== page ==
My guest this week is Dr. Bryce Carter, who has a fascinating background as both a highly trained practitioner and instructor of martial arts and a practicing clinical psychologist. On the surface these two areas might seem to have little overlap, but in fact they’re highly complementary, as I learned from our discussion.
Bryce and I explored the many benefits of training in the martial arts, such as karate, tae kwon do, and jiu jitsu. Some of the topics we discussed included:
- How martial arts can build self-confidence
- White Crane Silat (similar to kung fu)
- Cultivating spiritual development
- Mindfulness in action
- Eastern spiritual principles in the martial arts
- Developing patience
- Aging and acceptance of physical changes
- Balancing progress with acceptance of limitations
- Embracing paradoxes
- The relationship between instructor and student
- Effects of martial arts on relationships
- Learning how you respond under stress, and building resilience
- Developing the ability to stay calm and focused during conflict
- Unification of the mind and body
- Instilling discipline and self-control
- What makes for an effective fighter
- Dealing with anxiety
- Brazilian jiu jitsu
- Identifying where our struggle or impasse really lies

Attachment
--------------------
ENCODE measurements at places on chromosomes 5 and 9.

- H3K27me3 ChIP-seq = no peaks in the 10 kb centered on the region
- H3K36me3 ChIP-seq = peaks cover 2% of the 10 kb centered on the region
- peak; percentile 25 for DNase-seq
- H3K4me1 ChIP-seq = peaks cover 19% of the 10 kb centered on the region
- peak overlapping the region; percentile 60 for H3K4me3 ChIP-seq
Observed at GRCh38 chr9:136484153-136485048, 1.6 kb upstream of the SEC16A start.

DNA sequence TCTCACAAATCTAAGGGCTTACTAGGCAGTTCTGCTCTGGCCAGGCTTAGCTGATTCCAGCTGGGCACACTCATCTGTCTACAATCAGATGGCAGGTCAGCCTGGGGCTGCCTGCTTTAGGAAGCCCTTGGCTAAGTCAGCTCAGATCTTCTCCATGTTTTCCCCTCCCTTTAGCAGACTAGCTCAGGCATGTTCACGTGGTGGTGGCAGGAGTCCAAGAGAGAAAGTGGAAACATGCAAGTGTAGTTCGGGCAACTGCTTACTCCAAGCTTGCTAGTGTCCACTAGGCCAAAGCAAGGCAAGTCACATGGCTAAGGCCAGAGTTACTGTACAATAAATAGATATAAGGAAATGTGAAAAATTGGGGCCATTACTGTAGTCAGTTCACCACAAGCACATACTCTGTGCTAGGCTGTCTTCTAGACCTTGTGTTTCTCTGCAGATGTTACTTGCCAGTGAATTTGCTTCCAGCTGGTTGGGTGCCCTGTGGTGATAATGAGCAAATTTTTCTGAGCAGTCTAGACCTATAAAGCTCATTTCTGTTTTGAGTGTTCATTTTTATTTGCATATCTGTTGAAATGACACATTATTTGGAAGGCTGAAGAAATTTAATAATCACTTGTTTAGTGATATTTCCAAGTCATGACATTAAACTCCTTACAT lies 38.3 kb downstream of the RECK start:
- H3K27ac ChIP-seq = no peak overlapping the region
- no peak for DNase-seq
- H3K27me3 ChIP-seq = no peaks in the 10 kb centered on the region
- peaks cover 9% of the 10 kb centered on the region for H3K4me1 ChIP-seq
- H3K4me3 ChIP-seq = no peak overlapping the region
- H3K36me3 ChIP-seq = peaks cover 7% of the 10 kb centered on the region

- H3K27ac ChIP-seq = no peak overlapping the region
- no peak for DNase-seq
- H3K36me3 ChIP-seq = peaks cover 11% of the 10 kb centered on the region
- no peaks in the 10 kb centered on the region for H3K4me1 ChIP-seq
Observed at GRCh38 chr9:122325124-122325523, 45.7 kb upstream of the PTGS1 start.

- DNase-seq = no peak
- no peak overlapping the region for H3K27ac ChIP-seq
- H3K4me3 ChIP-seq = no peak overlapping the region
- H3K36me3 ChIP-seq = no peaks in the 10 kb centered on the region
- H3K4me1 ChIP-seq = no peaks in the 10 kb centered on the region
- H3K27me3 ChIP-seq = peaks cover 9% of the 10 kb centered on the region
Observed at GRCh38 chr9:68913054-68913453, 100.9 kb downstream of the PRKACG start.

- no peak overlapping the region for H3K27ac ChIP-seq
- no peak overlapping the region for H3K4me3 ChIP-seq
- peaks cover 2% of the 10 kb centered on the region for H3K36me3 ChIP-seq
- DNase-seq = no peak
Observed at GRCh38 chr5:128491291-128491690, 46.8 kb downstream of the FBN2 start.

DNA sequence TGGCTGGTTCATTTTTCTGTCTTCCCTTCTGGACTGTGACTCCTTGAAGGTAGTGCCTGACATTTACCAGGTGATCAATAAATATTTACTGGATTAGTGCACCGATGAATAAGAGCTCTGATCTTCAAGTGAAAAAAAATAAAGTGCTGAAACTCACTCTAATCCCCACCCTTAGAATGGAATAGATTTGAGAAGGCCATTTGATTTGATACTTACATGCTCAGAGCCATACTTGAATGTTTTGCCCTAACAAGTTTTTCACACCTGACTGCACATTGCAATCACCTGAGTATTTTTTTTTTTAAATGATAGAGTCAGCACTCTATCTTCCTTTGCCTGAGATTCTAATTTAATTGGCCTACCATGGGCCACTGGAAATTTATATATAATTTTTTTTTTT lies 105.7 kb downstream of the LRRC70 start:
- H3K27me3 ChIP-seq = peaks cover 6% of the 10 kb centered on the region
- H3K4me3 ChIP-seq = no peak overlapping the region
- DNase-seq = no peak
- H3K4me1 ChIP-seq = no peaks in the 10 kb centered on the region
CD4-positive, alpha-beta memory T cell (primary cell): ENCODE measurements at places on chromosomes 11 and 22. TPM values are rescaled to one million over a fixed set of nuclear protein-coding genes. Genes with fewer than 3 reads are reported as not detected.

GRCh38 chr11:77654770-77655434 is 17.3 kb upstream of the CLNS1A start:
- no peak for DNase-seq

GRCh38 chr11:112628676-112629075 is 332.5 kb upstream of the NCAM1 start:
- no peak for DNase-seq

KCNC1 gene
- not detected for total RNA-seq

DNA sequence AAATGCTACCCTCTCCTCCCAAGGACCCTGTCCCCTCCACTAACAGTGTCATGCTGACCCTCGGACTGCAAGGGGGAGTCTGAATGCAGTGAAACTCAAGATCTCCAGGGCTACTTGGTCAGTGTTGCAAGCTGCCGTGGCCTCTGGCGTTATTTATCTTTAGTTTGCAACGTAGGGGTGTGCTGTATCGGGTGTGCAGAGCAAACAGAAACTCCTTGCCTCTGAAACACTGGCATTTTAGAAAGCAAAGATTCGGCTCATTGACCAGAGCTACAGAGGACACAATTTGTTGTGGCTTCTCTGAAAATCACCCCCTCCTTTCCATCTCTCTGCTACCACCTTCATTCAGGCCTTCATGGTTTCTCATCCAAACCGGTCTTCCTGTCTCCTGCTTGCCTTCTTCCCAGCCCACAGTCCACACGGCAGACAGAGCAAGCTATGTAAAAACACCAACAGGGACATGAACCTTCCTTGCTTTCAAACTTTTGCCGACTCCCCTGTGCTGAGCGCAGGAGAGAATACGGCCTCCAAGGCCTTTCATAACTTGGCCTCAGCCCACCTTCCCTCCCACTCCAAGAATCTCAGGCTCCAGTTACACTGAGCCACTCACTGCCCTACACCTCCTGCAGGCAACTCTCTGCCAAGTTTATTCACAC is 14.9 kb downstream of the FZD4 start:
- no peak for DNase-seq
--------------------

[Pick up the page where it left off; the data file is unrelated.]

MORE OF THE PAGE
- How to deal with unhelpful thoughts
- The state of effortless flow
- Flow experiences as a psychotherapist
- Overlap between psychotherapy practice and martial arts training
- Similarities between CBT and martial arts principles
- Choosing among the various martial arts disciplines
- Self-defense courses
- The vibe to look for when choosing a martial arts studio
- Benefits of martial arts as our bodies age
- Being willing to receive whatever is appearing before us
Bryce Carter, PhD, began his martial art training as a teenager after being on the losing end of a few too many childhood altercations. He achieved the rank of black belt in Yun Mu Kwan Karate in New York under master Min Pai. Bryce then traveled to Indonesia to begin his 30-year long study of the martial art of White Crane Silat. He trained under the late Grandmaster Subur Rahardja at the training center in Bogor, West Java, Indonesia. Upon his return to the US, Bryce taught Silat in branches in New York, Dallas, and San Francisco.
In 2001 Bryce became the head trainer of White Crane Silat for all North American branches and he has led workshops in France, Germany, Spain, Bali, as well as throughout the US. Many of his students have gone on to become teachers as well. In addition to Silat, Bryce has studied a variety of martial arts including Russian Systema and Wing Tsun, and is currently a purple belt in Brazilian Jiu Jitsu.
Bryce is also a licensed clinical psychologist and currently works as a Behavioral Specialist and psychotherapist at the Hospital of the University of Pennsylvania and in private practice in Philadelphia.
If you’re interested in taking a class with Bryce, he teaches adult and children’s classes at Main Line United Brazilian Jiu Jitsu in Ardmore, PA, and children’s classes at his home studio in Havertown, PA.